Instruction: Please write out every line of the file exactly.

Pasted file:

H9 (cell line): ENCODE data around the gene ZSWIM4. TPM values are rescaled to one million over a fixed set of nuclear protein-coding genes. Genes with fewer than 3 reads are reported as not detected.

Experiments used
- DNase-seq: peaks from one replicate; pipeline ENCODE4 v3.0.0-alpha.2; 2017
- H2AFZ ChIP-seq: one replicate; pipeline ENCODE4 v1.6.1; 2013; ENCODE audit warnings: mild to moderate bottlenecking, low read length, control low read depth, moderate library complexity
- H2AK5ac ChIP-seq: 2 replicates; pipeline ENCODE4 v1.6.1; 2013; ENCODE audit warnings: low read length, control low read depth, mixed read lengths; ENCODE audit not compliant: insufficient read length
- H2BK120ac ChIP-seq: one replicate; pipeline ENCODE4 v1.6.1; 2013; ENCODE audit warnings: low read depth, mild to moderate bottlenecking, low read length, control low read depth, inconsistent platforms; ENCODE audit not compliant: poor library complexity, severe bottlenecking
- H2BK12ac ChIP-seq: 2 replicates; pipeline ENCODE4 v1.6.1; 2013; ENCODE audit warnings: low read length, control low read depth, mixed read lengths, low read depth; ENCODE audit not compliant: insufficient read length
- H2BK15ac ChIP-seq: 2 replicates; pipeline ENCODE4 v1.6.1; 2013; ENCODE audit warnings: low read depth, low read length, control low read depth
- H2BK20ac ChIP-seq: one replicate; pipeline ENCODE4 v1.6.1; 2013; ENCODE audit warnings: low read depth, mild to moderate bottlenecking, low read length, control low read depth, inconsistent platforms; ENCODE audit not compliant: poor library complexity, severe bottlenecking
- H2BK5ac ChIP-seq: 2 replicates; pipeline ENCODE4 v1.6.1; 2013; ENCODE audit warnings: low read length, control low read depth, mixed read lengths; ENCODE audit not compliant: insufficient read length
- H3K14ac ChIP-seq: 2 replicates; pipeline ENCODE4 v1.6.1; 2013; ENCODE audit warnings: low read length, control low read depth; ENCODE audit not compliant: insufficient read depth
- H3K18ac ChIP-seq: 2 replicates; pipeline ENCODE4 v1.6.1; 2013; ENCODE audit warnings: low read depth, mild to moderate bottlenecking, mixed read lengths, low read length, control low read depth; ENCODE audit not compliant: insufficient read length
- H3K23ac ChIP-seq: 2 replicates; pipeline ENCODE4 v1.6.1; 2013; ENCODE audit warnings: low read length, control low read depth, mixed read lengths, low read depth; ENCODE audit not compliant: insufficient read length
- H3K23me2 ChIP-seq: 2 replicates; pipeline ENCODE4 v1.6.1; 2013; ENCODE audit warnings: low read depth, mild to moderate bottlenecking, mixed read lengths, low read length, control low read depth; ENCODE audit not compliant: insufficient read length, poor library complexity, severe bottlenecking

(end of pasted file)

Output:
H9 (cell line): ENCODE data around the gene ZSWIM4. TPM values are rescaled to one million over a fixed set of nuclear protein-coding genes. Genes with fewer than 3 reads are reported as not detected.

Experiments used
- DNase-seq: peaks from one replicate; pipeline ENCODE4 v3.0.0-alpha.2; 2017
- H2AFZ ChIP-seq: one replicate; pipeline ENCODE4 v1.6.1; 2013; ENCODE audit warnings: mild to moderate bottlenecking, low read length, control low read depth, moderate library complexity
- H2AK5ac ChIP-seq: 2 replicates; pipeline ENCODE4 v1.6.1; 2013; ENCODE audit warnings: low read length, control low read depth, mixed read lengths; ENCODE audit not compliant: insufficient read length
- H2BK120ac ChIP-seq: one replicate; pipeline ENCODE4 v1.6.1; 2013; ENCODE audit warnings: low read depth, mild to moderate bottlenecking, low read length, control low read depth, inconsistent platforms; ENCODE audit not compliant: poor library complexity, severe bottlenecking
- H2BK12ac ChIP-seq: 2 replicates; pipeline ENCODE4 v1.6.1; 2013; ENCODE audit warnings: low read length, control low read depth, mixed read lengths, low read depth; ENCODE audit not compliant: insufficient read length
- H2BK15ac ChIP-seq: 2 replicates; pipeline ENCODE4 v1.6.1; 2013; ENCODE audit warnings: low read depth, low read length, control low read depth
- H2BK20ac ChIP-seq: one replicate; pipeline ENCODE4 v1.6.1; 2013; ENCODE audit warnings: low read depth, mild to moderate bottlenecking, low read length, control low read depth, inconsistent platforms; ENCODE audit not compliant: poor library complexity, severe bottlenecking
- H2BK5ac ChIP-seq: 2 replicates; pipeline ENCODE4 v1.6.1; 2013; ENCODE audit warnings: low read length, control low read depth, mixed read lengths; ENCODE audit not compliant: insufficient read length
- H3K14ac ChIP-seq: 2 replicates; pipeline ENCODE4 v1.6.1; 2013; ENCODE audit warnings: low read length, control low read depth; ENCODE audit not compliant: insufficient read depth
- H3K18ac ChIP-seq: 2 replicates; pipeline ENCODE4 v1.6.1; 2013; ENCODE audit warnings: low read depth, mild to moderate bottlenecking, mixed read lengths, low read length, control low read depth; ENCODE audit not compliant: insufficient read length
- H3K23ac ChIP-seq: 2 replicates; pipeline ENCODE4 v1.6.1; 2013; ENCODE audit warnings: low read length, control low read depth, mixed read lengths, low read depth; ENCODE audit not compliant: insufficient read length
- H3K23me2 ChIP-seq: 2 replicates; pipeline ENCODE4 v1.6.1; 2013; ENCODE audit warnings: low read depth, mild to moderate bottlenecking, mixed read lengths, low read length, control low read depth; ENCODE audit not compliant: insufficient read length, poor library complexity, severe bottlenecking